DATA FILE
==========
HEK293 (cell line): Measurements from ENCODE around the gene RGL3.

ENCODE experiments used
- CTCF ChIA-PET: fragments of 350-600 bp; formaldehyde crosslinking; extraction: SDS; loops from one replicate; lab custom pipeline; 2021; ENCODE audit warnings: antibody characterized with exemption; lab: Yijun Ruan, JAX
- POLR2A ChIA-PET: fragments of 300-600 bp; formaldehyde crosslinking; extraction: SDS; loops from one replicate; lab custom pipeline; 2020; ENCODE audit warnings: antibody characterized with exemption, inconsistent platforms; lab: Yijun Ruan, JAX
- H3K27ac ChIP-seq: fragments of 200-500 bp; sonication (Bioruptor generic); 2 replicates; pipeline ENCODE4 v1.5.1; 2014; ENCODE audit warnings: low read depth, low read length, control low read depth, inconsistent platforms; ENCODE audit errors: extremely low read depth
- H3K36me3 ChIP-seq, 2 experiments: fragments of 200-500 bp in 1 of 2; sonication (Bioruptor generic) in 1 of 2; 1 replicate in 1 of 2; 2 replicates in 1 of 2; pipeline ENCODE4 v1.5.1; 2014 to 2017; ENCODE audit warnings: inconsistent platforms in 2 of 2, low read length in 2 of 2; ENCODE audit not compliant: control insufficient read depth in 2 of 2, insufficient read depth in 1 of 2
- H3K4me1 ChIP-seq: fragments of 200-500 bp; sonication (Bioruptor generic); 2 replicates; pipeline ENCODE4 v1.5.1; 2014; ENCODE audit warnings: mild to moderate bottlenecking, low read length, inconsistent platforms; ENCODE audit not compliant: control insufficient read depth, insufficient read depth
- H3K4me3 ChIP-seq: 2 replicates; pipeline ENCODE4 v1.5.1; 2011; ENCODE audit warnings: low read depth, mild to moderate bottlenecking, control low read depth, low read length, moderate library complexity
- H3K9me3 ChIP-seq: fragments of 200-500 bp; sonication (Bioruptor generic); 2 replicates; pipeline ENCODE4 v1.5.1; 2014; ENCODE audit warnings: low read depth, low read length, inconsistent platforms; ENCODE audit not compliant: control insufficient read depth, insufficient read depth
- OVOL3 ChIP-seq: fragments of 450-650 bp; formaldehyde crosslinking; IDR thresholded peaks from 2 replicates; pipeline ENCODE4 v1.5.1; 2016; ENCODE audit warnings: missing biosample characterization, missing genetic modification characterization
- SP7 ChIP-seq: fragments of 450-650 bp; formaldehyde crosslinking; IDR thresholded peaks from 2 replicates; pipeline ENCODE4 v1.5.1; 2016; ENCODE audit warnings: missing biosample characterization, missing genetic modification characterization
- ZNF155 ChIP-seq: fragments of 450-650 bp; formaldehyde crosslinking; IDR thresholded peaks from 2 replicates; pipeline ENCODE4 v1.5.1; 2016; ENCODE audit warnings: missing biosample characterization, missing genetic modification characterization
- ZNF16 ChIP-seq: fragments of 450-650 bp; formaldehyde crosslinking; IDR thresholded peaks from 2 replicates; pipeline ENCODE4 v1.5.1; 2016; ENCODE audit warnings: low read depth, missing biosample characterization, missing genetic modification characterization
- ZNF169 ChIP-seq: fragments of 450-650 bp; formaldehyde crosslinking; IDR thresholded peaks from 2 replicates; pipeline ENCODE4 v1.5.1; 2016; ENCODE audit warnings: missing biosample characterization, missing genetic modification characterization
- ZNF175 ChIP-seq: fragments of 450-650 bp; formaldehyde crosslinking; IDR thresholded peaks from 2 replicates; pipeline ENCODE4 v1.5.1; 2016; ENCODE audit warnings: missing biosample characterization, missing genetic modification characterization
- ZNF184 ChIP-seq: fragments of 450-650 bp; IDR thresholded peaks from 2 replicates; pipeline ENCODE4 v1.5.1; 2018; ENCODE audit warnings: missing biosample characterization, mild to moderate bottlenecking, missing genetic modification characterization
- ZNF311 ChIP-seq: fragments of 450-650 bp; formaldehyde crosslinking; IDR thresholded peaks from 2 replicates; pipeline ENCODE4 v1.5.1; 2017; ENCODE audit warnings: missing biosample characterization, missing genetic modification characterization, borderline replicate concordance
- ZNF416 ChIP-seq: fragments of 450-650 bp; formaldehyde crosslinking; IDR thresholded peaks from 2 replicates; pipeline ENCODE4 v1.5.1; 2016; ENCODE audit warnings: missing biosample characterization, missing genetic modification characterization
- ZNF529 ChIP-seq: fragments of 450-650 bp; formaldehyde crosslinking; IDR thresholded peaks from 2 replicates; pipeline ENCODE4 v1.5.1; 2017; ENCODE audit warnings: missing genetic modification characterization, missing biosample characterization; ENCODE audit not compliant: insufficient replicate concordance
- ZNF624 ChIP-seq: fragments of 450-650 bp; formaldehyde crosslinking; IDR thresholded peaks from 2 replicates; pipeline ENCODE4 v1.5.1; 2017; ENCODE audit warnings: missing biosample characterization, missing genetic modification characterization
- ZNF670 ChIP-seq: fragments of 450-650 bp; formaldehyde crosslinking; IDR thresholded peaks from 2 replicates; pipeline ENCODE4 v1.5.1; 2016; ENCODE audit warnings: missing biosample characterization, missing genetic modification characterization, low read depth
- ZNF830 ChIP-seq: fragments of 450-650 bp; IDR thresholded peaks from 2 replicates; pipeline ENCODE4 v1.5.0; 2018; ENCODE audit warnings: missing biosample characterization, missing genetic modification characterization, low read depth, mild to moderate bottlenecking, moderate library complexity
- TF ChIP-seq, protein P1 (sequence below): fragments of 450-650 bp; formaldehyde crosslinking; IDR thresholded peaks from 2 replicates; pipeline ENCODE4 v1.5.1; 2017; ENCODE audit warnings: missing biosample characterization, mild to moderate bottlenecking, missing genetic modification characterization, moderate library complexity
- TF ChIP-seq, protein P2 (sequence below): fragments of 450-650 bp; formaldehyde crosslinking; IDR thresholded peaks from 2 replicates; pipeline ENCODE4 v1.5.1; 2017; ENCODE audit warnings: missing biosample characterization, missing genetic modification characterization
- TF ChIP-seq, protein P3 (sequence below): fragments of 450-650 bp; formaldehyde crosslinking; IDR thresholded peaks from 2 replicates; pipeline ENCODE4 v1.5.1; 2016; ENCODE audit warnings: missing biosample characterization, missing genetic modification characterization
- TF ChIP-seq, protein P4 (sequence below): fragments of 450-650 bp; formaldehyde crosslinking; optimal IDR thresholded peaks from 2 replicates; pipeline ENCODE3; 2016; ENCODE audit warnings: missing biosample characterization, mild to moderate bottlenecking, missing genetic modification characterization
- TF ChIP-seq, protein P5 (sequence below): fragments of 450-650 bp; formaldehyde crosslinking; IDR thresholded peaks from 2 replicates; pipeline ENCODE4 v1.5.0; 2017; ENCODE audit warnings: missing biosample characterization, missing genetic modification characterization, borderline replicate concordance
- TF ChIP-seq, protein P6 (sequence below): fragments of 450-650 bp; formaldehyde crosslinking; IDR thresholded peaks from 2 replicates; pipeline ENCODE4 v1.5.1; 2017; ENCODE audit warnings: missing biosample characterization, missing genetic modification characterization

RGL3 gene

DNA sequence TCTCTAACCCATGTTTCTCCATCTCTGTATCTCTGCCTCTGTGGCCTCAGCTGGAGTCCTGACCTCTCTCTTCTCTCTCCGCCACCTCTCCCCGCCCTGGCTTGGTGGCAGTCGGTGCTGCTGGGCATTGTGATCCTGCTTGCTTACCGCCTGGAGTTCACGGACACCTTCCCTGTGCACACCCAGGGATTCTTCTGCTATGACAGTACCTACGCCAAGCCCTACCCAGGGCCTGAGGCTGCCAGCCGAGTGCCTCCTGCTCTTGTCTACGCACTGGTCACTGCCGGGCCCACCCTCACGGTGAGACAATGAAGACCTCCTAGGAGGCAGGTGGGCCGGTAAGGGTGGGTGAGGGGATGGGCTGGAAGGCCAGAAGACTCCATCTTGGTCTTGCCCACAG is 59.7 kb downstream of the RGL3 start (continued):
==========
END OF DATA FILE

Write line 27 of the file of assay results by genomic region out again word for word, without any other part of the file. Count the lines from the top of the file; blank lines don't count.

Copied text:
- TF ChIP-seq, protein P5 (sequence below): fragments of 450-650 bp; formaldehyde crosslinking; IDR thresholded peaks from 2 replicates; pipeline ENCODE4 v1.5.0; 2017; ENCODE audit warnings: missing biosample characterization, missing genetic modification characterization, borderline replicate concordance